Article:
Cameroon: Despite conflict, hospital care continues
During this cool, windy and dusty season, cases of respiratory illness are common. The children most-severely affected are admitted into intensive care, where they will be placed on an oxygen concentrator. In this ward, Marie, a nurse working for ALIMA (The Alliance for International Medical Action), checks on the children’s vital signs each hour.
“One morning, my daughter Fatimatou was having trouble breathing and had diarrhea,” said Habiba, as she sat on a hospital bed, watching her daughter’s stomach rise and fall with the rhythm of her breathing. “I immediately brought her the Mogodé hospital. We stayed three days and then we were transferred to the Mokolo District Hospital. When we arrived, they placed Fatimatou on an oxygen concentrator.”
Not far away, in the therapeutic feeding center, an assistant nurse was conducting an appetite test: he distributed therapeutic food to three children to see if they were able to eat without a nasogastric tube. The mothers, three Nigerian refugees from the Minawao camp, watched, speaking to each other in Kanuri, one of the local languages.
“When the camp ambulance brought us to the hospital, my daughter Hadidja was refusing to eat,” said her mother, Aïcha. “For the first two days she was fed with the help of a gastric tube. Today they removed the tube. She has gained weight and she is accepting food,” recounted Aïcha, visibly reassured.
The Mokolo District Hospital is a referral center for sick children from the Minawao refugee camp. If a child cannot be treated in the camp and needs to be hospitalized, he or she is transferred by ambulance to Mokolo.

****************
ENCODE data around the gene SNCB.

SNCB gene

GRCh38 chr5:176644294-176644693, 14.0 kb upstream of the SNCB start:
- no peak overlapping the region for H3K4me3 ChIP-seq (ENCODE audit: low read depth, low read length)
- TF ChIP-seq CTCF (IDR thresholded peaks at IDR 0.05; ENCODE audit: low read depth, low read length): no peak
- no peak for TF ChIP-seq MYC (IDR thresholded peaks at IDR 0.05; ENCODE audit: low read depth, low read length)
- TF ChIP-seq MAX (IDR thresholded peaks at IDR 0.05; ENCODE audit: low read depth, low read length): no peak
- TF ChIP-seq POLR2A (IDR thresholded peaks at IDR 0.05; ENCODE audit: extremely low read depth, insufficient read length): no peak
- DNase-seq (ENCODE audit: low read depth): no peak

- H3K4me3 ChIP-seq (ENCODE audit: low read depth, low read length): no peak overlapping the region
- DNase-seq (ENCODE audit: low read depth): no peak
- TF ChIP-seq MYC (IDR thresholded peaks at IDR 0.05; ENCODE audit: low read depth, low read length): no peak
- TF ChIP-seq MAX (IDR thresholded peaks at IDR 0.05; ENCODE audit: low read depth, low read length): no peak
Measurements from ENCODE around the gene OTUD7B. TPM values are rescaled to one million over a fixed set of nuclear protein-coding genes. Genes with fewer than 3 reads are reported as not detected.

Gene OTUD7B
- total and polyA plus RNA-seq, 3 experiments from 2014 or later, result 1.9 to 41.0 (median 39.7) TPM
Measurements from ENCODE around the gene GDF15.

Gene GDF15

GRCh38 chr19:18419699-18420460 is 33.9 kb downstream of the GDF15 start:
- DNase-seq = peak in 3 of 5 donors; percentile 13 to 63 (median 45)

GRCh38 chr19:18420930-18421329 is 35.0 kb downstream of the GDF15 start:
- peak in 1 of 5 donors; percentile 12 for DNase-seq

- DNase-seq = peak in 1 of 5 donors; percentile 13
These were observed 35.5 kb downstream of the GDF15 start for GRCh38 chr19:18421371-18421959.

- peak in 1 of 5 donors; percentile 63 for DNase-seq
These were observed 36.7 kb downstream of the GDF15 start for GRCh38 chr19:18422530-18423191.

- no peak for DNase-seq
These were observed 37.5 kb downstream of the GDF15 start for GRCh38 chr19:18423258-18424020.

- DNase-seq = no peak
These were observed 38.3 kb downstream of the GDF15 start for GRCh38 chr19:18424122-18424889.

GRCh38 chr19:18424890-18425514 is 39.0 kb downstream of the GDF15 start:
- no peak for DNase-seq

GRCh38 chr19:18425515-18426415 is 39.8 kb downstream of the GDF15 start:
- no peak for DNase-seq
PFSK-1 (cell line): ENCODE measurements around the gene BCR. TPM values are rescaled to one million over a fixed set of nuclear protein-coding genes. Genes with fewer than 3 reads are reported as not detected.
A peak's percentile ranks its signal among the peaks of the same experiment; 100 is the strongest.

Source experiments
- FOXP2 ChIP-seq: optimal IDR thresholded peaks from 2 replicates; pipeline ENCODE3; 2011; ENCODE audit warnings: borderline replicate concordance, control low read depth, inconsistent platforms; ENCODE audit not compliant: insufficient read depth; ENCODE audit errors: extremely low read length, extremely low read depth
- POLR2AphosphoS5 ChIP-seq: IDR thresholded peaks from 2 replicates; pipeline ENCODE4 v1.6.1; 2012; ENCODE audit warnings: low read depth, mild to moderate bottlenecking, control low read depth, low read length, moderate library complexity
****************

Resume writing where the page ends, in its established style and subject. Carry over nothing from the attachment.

Since 2009, the Far North Region of Cameroon has been weakened by the conflict between the military and the armed group Boko Haram in the Lake Chad area. Nearly 240,000 residents of Cameroonian villages on the Nigerian border have been forced to flee towards safer areas, and the region now hosts nearly 90,000 Nigerian refugees, the majority of whom are staying in the Minawao camp, located 15 kilometers from Mokolo.
“The displaced populations and refugees are living in very difficult conditions,” explained Dr. Abdou Souley, ALIMA’s medical team leader. “In the Minawao camp, for example, there are sometimes shortages of potable water, which leads to diarrheal illnesses.”
In order to instill proper health practices on the populations, and prevent malnutrition and illnesses related to poor hygiene and poor health practices, ALIMA works with local health promoters. Their role is to organize individual or group information sessions at the hospital with mothers of hospitalized patients. Themes include signs of malnutrition, children’s diet, breastfeeding and even basic hygiene practices.
“Health promotion is essential in this program, because teaching good practices allows for prevention,” said Dr. Souley, “and changing people’s behaviors to improve children’s health and nutritional state.”
The Alliance for International Medical Action (ALIMA) is a medical humanitarian organization that works hand-in-hand with local organizations to provide quality medical care to the most vulnerable populations in emergency situations or recurring crises. Headquartered in Dakar, Senegal, ALIMA has treated nearly 3 million patients since it was founded in 2009, and has launched more than a dozen research projects on malnutrition, malaria and Ebola.
ALIMA has been working in the Far North Region of Cameroon since May 2016. In the Mokolo health district, ALIMA has supported the pediatric and nutritional services of the district hospital since March 2016, as well as 11 peripheral health centers. ALIMA also supports outpatient sexual and reproductive health care. In addition to Mokolo, ALIMA operates in the Makary health district in Logone-et-Chari, by supporting the district hospital and 9 integrated health centers.
In 2017 in Cameroon, our teams performed more than 28,300 pediatric consultations, treated nearly 8,000 children suffering from severe acute malnutrition and trained more than 73,800 mothers to screen their children for malnutrition.
Photo: Alexis Huguet/ALIMA